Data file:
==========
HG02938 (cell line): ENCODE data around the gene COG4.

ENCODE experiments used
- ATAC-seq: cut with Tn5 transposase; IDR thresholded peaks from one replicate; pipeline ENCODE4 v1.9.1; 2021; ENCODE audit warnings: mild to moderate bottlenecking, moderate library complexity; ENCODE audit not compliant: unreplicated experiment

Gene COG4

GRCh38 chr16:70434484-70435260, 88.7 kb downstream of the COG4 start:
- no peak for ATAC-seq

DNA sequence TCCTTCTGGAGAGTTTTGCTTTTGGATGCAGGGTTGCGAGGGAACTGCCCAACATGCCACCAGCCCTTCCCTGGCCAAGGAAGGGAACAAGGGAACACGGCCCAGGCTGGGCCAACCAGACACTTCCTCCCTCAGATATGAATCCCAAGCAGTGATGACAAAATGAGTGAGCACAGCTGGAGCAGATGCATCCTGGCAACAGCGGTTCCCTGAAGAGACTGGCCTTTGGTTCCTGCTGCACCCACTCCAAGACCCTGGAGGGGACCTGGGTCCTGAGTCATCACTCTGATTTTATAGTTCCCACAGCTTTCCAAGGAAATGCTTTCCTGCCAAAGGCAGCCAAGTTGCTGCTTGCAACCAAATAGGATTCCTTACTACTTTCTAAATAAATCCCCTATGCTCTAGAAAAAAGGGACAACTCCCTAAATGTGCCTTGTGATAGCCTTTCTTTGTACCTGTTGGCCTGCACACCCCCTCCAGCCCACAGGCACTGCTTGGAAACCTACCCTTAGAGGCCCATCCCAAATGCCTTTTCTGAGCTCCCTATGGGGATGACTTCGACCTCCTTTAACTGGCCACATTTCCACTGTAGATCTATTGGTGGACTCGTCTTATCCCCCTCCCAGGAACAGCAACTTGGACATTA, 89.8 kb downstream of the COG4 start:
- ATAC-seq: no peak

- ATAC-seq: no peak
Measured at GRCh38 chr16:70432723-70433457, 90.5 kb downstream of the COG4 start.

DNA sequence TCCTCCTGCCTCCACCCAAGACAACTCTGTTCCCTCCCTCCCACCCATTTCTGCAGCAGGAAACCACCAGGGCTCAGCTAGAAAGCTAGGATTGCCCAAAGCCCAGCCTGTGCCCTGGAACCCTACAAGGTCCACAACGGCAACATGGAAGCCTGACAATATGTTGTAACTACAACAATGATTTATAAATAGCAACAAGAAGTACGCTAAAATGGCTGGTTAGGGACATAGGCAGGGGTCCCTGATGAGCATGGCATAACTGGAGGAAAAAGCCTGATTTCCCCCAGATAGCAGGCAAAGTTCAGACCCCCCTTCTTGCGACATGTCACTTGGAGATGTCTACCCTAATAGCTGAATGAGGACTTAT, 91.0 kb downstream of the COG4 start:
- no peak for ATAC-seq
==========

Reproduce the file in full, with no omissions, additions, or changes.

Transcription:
HG02938 (cell line): ENCODE data around the gene COG4.

ENCODE experiments used
- ATAC-seq: cut with Tn5 transposase; IDR thresholded peaks from one replicate; pipeline ENCODE4 v1.9.1; 2021; ENCODE audit warnings: mild to moderate bottlenecking, moderate library complexity; ENCODE audit not compliant: unreplicated experiment

Gene COG4

GRCh38 chr16:70434484-70435260, 88.7 kb downstream of the COG4 start:
- no peak for ATAC-seq

DNA sequence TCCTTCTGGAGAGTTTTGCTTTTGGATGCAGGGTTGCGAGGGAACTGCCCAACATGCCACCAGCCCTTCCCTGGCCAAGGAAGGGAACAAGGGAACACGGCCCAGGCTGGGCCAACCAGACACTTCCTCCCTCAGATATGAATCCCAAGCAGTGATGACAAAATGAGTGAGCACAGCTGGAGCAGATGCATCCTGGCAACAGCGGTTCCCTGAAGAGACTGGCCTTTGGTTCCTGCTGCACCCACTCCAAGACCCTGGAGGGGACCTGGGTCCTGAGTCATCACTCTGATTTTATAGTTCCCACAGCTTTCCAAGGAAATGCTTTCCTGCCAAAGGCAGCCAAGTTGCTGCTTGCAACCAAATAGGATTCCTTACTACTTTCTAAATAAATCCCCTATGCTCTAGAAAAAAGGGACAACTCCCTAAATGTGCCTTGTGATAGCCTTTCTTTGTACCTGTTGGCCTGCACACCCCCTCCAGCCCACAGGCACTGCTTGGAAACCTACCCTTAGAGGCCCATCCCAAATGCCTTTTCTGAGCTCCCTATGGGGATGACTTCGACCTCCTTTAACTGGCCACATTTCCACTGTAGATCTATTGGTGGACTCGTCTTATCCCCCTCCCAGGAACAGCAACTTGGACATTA, 89.8 kb downstream of the COG4 start:
- ATAC-seq: no peak

- ATAC-seq: no peak
Measured at GRCh38 chr16:70432723-70433457, 90.5 kb downstream of the COG4 start.

DNA sequence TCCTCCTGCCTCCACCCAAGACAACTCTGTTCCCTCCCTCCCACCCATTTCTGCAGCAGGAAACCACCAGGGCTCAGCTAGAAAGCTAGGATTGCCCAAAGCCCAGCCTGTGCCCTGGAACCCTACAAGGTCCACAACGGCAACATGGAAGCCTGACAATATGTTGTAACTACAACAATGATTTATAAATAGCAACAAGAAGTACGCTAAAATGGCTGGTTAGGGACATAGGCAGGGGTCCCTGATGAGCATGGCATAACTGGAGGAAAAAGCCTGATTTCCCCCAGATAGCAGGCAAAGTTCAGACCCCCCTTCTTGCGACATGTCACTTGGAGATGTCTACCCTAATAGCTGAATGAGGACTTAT, 91.0 kb downstream of the COG4 start:
- no peak for ATAC-seq